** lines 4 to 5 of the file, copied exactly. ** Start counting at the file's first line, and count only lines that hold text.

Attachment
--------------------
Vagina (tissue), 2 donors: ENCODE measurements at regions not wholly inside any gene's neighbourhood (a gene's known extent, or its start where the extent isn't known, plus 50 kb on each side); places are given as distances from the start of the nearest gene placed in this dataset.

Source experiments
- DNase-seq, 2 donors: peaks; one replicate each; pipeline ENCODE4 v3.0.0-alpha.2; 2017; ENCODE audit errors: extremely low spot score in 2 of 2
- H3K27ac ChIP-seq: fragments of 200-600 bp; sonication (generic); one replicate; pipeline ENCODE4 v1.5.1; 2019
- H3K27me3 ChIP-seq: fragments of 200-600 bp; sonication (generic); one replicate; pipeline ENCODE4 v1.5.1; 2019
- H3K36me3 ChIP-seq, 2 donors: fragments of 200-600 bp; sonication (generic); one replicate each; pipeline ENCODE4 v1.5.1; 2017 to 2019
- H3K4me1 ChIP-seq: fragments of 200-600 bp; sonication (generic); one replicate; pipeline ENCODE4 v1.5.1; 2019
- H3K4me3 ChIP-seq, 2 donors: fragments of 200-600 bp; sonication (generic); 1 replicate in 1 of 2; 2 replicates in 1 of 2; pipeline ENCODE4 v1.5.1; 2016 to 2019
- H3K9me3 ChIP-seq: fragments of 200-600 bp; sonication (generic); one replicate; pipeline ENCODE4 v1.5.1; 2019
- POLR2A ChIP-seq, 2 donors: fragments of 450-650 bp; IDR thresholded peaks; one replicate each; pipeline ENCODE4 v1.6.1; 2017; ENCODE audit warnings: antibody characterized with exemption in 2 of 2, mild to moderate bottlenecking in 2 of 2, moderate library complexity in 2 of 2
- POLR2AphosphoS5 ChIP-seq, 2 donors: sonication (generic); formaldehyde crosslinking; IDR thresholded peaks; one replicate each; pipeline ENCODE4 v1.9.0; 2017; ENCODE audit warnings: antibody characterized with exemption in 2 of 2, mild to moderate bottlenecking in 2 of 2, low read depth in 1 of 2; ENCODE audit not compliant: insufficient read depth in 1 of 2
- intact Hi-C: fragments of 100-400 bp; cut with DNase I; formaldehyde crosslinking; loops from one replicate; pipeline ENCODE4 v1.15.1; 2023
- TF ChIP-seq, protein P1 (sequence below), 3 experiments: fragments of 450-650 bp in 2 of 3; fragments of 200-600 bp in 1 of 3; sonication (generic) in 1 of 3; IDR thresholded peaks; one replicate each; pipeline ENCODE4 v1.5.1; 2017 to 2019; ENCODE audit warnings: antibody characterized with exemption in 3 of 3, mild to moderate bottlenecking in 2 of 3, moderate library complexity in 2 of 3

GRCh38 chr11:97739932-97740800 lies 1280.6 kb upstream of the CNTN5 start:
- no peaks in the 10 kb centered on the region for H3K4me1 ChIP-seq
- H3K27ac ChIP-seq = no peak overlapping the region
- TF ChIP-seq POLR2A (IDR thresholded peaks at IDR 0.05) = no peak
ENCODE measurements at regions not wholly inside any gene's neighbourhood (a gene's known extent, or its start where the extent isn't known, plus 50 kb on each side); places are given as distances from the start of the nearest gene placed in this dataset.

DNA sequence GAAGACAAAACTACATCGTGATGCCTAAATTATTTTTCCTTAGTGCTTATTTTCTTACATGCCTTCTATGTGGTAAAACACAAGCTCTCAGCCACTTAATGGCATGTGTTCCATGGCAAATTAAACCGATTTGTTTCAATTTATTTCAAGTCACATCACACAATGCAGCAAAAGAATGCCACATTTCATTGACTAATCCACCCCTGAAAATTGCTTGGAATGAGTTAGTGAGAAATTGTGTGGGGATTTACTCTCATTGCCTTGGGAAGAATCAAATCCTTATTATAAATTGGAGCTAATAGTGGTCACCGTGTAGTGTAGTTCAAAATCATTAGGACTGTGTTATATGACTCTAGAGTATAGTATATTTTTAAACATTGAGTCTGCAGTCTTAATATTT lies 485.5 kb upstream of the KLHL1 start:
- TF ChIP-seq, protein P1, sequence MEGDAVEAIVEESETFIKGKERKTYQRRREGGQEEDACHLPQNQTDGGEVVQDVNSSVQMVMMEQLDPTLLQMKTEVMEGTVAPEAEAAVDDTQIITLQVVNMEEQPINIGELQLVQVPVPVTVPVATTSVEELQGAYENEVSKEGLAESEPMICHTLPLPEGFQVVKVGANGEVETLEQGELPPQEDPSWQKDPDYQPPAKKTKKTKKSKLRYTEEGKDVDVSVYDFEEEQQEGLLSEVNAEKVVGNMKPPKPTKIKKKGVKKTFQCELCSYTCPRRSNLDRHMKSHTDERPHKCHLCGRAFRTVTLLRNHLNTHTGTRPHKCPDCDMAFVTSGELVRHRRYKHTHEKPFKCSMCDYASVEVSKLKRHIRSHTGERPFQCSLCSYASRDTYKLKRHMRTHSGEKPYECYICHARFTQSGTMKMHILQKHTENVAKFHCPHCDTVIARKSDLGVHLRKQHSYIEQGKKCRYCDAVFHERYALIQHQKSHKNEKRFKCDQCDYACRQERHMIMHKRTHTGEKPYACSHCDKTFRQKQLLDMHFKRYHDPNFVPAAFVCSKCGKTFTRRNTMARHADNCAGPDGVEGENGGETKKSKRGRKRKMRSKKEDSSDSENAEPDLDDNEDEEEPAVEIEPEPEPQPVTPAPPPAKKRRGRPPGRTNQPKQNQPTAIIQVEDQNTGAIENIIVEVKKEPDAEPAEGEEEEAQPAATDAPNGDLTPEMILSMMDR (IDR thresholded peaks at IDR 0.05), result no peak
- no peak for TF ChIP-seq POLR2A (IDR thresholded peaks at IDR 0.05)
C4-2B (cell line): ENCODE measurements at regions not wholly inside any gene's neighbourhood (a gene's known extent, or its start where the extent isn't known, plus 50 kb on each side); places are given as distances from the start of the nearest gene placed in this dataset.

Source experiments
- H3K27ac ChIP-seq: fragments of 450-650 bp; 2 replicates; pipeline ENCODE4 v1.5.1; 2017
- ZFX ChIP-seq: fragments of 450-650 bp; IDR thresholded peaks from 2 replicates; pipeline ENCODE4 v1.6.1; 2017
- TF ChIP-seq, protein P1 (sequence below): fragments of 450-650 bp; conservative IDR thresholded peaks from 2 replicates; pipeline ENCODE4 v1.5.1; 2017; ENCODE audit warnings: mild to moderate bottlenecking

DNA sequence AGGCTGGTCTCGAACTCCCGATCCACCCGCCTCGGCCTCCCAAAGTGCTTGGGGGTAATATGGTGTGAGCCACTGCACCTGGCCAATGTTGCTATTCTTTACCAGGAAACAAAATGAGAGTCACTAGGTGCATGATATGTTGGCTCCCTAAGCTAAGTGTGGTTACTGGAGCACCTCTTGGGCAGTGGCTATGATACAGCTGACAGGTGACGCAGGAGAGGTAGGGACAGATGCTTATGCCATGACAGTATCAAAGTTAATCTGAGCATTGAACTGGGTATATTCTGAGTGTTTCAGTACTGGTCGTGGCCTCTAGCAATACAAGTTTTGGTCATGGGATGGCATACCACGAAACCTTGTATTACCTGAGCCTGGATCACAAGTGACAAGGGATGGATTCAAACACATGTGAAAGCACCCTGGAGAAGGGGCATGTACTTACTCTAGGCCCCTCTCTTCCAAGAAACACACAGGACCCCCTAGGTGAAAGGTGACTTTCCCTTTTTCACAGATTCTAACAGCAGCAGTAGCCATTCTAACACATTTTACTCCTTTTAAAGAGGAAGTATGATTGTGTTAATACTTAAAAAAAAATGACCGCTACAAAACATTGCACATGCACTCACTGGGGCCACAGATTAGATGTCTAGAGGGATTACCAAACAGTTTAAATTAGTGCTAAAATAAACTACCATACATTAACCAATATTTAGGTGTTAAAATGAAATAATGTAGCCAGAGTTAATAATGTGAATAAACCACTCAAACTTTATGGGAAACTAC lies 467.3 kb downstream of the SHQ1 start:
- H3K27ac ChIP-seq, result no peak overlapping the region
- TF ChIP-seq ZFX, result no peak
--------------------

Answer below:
- H3K27ac ChIP-seq: fragments of 200-600 bp; sonication (generic); one replicate; pipeline ENCODE4 v1.5.1; 2019
- H3K27me3 ChIP-seq: fragments of 200-600 bp; sonication (generic); one replicate; pipeline ENCODE4 v1.5.1; 2019